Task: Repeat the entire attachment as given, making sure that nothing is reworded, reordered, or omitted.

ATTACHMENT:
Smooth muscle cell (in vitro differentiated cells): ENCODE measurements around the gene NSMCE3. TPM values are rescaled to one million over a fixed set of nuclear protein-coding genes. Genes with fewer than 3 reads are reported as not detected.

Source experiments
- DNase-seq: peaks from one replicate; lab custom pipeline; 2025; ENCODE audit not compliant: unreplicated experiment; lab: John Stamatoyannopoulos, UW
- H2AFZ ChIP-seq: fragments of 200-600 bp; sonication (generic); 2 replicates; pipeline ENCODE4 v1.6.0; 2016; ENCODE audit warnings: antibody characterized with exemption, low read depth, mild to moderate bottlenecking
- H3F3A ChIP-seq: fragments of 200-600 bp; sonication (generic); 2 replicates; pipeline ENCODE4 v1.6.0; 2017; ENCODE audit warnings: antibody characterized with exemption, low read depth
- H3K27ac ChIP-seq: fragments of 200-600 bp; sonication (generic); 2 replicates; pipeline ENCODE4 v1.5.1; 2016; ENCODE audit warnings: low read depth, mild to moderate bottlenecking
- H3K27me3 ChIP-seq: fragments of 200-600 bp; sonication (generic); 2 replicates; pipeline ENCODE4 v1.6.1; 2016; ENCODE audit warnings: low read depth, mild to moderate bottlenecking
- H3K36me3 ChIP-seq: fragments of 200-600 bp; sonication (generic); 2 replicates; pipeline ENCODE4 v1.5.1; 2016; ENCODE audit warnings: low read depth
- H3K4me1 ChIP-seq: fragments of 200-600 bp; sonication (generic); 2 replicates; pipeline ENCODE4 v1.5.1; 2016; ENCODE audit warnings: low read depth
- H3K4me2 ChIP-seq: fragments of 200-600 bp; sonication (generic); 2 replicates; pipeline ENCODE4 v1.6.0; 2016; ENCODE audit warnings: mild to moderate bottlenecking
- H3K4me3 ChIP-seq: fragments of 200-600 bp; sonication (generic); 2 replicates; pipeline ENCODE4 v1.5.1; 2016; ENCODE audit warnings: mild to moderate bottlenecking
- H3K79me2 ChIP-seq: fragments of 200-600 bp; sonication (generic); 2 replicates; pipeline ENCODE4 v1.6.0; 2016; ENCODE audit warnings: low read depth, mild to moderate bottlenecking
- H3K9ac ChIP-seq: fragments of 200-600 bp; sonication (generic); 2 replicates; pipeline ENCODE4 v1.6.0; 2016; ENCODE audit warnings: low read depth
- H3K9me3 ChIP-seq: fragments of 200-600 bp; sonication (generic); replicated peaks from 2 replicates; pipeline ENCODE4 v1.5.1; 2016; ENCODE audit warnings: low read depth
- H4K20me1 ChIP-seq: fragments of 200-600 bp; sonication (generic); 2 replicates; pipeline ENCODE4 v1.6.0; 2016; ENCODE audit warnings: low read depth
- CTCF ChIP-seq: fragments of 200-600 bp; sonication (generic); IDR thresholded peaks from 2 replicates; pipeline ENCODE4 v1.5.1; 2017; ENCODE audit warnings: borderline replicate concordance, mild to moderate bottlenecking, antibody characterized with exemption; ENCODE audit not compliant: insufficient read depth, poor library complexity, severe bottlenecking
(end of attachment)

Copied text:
Smooth muscle cell (in vitro differentiated cells): ENCODE measurements around the gene NSMCE3. TPM values are rescaled to one million over a fixed set of nuclear protein-coding genes. Genes with fewer than 3 reads are reported as not detected.

Source experiments
- DNase-seq: peaks from one replicate; lab custom pipeline; 2025; ENCODE audit not compliant: unreplicated experiment; lab: John Stamatoyannopoulos, UW
- H2AFZ ChIP-seq: fragments of 200-600 bp; sonication (generic); 2 replicates; pipeline ENCODE4 v1.6.0; 2016; ENCODE audit warnings: antibody characterized with exemption, low read depth, mild to moderate bottlenecking
- H3F3A ChIP-seq: fragments of 200-600 bp; sonication (generic); 2 replicates; pipeline ENCODE4 v1.6.0; 2017; ENCODE audit warnings: antibody characterized with exemption, low read depth
- H3K27ac ChIP-seq: fragments of 200-600 bp; sonication (generic); 2 replicates; pipeline ENCODE4 v1.5.1; 2016; ENCODE audit warnings: low read depth, mild to moderate bottlenecking
- H3K27me3 ChIP-seq: fragments of 200-600 bp; sonication (generic); 2 replicates; pipeline ENCODE4 v1.6.1; 2016; ENCODE audit warnings: low read depth, mild to moderate bottlenecking
- H3K36me3 ChIP-seq: fragments of 200-600 bp; sonication (generic); 2 replicates; pipeline ENCODE4 v1.5.1; 2016; ENCODE audit warnings: low read depth
- H3K4me1 ChIP-seq: fragments of 200-600 bp; sonication (generic); 2 replicates; pipeline ENCODE4 v1.5.1; 2016; ENCODE audit warnings: low read depth
- H3K4me2 ChIP-seq: fragments of 200-600 bp; sonication (generic); 2 replicates; pipeline ENCODE4 v1.6.0; 2016; ENCODE audit warnings: mild to moderate bottlenecking
- H3K4me3 ChIP-seq: fragments of 200-600 bp; sonication (generic); 2 replicates; pipeline ENCODE4 v1.5.1; 2016; ENCODE audit warnings: mild to moderate bottlenecking
- H3K79me2 ChIP-seq: fragments of 200-600 bp; sonication (generic); 2 replicates; pipeline ENCODE4 v1.6.0; 2016; ENCODE audit warnings: low read depth, mild to moderate bottlenecking
- H3K9ac ChIP-seq: fragments of 200-600 bp; sonication (generic); 2 replicates; pipeline ENCODE4 v1.6.0; 2016; ENCODE audit warnings: low read depth
- H3K9me3 ChIP-seq: fragments of 200-600 bp; sonication (generic); replicated peaks from 2 replicates; pipeline ENCODE4 v1.5.1; 2016; ENCODE audit warnings: low read depth
- H4K20me1 ChIP-seq: fragments of 200-600 bp; sonication (generic); 2 replicates; pipeline ENCODE4 v1.6.0; 2016; ENCODE audit warnings: low read depth
- CTCF ChIP-seq: fragments of 200-600 bp; sonication (generic); IDR thresholded peaks from 2 replicates; pipeline ENCODE4 v1.5.1; 2017; ENCODE audit warnings: borderline replicate concordance, mild to moderate bottlenecking, antibody characterized with exemption; ENCODE audit not compliant: insufficient read depth, poor library complexity, severe bottlenecking